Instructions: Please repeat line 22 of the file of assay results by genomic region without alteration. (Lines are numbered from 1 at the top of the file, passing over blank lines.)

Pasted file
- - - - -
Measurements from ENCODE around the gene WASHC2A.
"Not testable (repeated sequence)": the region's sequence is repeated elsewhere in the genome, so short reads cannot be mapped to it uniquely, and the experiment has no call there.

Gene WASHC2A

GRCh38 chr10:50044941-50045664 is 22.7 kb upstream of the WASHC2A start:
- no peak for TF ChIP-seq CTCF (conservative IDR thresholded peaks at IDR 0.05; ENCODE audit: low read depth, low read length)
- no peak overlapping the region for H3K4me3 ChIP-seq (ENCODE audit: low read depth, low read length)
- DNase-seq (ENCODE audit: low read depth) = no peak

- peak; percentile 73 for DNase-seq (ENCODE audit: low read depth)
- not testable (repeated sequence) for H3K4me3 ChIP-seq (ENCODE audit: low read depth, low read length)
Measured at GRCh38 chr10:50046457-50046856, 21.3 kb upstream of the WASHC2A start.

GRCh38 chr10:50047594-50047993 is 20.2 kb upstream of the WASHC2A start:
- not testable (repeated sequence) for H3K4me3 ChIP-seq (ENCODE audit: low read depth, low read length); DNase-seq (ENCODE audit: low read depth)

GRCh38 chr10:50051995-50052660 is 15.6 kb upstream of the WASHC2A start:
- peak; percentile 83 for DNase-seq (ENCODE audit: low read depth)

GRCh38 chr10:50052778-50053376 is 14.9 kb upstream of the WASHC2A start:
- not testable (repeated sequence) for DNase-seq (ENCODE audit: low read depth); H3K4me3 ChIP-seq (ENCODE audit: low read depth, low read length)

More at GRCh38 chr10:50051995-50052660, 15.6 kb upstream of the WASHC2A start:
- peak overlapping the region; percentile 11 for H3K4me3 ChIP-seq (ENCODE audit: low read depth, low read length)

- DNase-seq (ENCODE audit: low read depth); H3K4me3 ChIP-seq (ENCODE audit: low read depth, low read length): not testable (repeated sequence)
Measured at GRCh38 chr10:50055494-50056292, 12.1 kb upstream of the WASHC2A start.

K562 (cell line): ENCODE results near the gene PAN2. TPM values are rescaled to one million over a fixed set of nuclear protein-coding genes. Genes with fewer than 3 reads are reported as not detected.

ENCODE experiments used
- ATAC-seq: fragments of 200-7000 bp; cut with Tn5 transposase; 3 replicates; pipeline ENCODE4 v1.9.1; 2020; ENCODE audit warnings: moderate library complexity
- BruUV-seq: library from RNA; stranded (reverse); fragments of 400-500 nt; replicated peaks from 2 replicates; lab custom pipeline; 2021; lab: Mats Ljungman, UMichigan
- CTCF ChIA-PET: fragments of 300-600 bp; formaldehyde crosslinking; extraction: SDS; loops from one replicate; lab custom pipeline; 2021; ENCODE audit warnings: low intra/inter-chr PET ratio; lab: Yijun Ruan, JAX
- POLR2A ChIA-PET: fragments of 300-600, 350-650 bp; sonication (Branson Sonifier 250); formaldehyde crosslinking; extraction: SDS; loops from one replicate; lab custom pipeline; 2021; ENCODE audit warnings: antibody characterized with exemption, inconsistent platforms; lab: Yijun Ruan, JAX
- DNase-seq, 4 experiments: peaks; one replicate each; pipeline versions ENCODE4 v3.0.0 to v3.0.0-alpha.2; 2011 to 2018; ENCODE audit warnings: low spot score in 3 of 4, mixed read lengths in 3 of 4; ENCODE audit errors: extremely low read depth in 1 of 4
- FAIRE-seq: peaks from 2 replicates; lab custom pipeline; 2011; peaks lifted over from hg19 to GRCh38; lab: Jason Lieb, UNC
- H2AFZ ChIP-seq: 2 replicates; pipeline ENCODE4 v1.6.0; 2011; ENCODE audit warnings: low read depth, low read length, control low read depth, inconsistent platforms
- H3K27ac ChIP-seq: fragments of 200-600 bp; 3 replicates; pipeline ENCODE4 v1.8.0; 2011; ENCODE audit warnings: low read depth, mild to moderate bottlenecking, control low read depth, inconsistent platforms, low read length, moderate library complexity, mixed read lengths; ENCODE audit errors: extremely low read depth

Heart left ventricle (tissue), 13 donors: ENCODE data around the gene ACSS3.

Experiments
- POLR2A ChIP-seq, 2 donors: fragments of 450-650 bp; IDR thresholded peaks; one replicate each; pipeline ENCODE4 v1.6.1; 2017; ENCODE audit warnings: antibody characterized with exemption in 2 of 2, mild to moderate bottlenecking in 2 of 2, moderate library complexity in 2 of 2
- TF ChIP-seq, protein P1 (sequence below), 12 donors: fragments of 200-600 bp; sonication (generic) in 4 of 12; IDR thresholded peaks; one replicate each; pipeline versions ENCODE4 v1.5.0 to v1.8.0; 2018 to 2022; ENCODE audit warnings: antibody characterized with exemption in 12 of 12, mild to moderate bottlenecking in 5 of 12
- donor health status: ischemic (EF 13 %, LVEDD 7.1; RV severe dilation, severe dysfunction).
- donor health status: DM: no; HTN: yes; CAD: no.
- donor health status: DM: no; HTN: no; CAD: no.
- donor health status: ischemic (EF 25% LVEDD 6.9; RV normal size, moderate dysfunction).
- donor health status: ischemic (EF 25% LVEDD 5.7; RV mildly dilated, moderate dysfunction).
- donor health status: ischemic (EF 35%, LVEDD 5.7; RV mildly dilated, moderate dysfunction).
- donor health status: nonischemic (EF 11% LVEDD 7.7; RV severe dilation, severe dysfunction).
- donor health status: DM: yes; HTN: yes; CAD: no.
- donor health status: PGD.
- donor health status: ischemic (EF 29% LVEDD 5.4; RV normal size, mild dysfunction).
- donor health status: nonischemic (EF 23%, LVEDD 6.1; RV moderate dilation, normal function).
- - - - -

ENCODE experiments used